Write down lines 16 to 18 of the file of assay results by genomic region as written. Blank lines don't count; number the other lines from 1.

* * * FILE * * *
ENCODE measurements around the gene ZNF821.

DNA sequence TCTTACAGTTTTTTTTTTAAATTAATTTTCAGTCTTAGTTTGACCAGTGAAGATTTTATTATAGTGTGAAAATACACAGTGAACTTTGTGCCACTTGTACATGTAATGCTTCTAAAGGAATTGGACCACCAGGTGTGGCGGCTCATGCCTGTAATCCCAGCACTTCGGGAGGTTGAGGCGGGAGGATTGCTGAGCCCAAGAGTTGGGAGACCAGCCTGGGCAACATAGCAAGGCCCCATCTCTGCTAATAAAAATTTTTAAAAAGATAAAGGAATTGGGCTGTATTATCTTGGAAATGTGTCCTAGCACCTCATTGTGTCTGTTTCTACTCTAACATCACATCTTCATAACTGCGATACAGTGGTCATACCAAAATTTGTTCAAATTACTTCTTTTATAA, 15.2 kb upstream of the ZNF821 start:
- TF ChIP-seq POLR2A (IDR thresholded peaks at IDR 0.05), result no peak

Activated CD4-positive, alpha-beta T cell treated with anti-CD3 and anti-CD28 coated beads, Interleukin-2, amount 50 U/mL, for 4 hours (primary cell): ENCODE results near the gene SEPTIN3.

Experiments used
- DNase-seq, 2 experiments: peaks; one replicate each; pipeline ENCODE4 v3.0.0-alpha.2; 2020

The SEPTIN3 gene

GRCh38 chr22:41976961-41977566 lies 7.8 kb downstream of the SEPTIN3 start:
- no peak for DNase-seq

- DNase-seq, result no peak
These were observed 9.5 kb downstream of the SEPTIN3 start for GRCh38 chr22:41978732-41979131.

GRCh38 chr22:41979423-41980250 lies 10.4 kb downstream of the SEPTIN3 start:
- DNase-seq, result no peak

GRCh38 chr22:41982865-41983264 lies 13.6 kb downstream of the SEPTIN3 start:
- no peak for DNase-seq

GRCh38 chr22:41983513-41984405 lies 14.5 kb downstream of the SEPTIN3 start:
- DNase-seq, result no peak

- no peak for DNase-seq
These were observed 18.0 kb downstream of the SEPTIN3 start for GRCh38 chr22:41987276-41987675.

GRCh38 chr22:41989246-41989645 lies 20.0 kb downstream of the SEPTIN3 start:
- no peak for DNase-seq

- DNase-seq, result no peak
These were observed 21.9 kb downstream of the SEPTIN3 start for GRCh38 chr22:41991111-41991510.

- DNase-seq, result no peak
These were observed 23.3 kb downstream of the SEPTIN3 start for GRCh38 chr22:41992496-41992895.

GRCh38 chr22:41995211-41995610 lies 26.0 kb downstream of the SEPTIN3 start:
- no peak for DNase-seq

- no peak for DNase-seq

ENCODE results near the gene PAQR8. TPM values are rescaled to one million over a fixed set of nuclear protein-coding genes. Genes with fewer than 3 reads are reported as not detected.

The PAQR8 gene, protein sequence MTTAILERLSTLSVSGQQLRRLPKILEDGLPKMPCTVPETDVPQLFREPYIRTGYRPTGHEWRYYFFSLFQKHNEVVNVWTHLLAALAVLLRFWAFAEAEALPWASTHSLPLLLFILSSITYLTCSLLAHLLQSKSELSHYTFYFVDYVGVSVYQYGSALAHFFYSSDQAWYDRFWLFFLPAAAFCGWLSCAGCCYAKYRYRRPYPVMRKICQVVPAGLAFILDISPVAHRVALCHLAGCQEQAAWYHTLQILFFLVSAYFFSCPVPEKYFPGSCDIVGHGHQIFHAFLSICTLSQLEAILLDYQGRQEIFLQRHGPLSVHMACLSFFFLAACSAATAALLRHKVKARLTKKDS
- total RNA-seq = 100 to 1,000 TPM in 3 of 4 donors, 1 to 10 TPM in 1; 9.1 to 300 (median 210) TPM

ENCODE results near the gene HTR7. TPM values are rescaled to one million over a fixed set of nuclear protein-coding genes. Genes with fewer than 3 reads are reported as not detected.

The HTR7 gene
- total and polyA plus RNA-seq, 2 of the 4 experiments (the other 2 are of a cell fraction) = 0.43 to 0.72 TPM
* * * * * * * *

GRCh38 chr22:41983513-41984405 lies 14.5 kb downstream of the SEPTIN3 start:
- DNase-seq, result no peak

- no peak for DNase-seq